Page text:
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Box Of Love Letters Reveals Grandfather Didn't Escape WWII With 'Everyone'

Karl Wildman was the hero of his family — he escaped Vienna at the start of World War II and became a successful doctor in the United States. When Karl died, his granddaughter Sarah Wildman found a hidden trove of love letters from a woman Karl left behind in Vienna.

Her grandmother had said she'd destroyed her husband's correspondence from that time, but Wildman found the letters in a file labeled Patient Correspondence: A through G. She tells friend and NPR correspondent Ari Shapiro: "I opened it up and it was those old letters, held together with rubber bands that no longer had any snap, that would sort of dissolve in my fingers. I discovered hundreds of letters — dozens and dozens from this girl Valerie Scheftel, who was in love with him, but also from his entire exploded Viennese world."

Wildman spent years unearthing Scheftel's story. It's a mystery that travels across continents and decades. The result is a new book, Paper Love: Searching for the Girl My Grandfather Left Behind.

Interview Highlights

On how she first learned about Scheftel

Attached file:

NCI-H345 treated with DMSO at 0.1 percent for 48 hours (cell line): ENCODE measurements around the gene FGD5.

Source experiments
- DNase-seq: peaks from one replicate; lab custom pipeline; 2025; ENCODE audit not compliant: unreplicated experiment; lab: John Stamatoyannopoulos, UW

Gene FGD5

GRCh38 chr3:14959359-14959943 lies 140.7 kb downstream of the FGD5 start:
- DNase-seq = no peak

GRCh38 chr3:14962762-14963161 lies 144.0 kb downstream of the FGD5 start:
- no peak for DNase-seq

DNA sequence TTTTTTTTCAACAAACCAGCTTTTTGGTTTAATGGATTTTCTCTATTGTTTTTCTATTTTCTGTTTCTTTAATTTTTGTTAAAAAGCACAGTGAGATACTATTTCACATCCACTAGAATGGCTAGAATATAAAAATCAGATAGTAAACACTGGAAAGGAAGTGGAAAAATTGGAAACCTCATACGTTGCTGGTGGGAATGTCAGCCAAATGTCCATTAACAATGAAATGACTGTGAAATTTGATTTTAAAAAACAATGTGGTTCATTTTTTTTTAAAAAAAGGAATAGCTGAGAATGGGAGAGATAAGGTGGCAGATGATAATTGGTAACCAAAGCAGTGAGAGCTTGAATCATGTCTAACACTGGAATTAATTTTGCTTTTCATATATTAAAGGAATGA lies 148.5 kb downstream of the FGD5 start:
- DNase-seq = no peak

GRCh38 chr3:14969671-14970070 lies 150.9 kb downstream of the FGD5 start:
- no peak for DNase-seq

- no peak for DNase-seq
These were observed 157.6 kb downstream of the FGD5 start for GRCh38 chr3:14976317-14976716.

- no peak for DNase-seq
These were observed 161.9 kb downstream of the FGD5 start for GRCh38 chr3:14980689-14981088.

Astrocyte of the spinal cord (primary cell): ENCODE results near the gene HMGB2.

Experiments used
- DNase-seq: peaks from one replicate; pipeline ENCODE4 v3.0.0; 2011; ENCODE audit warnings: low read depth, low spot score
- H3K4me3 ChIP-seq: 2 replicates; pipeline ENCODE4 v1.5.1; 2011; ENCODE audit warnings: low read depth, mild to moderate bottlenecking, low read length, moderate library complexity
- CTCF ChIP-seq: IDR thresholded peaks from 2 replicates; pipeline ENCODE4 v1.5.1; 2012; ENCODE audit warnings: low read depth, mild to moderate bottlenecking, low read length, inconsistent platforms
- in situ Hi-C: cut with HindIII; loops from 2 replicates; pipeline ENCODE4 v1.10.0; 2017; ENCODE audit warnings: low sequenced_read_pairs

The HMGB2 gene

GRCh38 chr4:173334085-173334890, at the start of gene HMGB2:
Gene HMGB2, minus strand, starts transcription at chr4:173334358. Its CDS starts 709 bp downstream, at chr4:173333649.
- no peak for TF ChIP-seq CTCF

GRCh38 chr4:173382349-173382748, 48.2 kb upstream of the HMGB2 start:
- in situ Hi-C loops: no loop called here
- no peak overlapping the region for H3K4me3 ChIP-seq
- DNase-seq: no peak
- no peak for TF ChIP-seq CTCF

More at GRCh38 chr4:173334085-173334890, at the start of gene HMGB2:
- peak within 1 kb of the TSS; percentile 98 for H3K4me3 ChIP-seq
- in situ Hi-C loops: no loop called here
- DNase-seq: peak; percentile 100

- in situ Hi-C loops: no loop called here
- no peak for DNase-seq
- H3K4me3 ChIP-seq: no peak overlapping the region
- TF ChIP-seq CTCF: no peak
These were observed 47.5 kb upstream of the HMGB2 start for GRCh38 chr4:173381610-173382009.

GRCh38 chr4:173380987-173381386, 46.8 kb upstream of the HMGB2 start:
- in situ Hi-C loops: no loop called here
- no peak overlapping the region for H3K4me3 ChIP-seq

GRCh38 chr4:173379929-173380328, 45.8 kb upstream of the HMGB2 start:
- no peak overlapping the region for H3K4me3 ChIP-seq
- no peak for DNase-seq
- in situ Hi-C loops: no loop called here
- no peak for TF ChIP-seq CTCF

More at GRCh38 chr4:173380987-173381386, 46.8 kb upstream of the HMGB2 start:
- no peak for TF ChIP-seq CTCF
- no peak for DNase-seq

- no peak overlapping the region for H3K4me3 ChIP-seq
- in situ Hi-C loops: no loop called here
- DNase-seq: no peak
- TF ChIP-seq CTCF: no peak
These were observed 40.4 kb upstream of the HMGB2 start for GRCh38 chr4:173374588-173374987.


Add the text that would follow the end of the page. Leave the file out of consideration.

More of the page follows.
I came across, first, a folded note when I was in my early 20s. And in each quadrant of the note was a selfie — if you will — of the '30s, with a girl in each picture in a different expression and a caption. ... And I asked my grandmother ... who this was, and she said, "Oh, it was your grandfather's true love."

I knew from my grandfather's sister she'd been a student with my grandfather at the University of Vienna medical school. So her name is Valerie Scheftel — Valy — and she had come alone from Czechoslovakia to study at the University of Vienna medical school in 1931 or so and immediately fell in love with my grandfather.

Apparently he ignored her at first and then fell in love, himself, and ran to Czechoslovakia to tell her. And they had a whirlwind romance. They were supposed to escape together, but instead he escaped with his family.

It upended a story that I had been told as a child: which was that he had escaped with the essentials; everyone in his family had gotten out. And I realized, looking through this box [of letters], that this idea of the essentials and 'everyone' being his mother and sister is a child's idea of 'everyone.'

On how discovering these letters changed her understanding of her grandfather

It upended a story that I had been told as a child: which was that he had escaped with the essentials; everyone in his family had gotten out. And I realized, looking through this box [of letters], that this idea of the essentials and "everyone" being his mother and sister is a child's idea of "everyone." That's how a child thinks of the world — that your nuclear family is everyone. But this was cousins, aunts and uncles, nieces and nephews, schoolmates and his lover.

On one particularly painful letter written in the spring of 1941, from Scheftel in Vienna, to Wildman, who has been in the U.S. for three years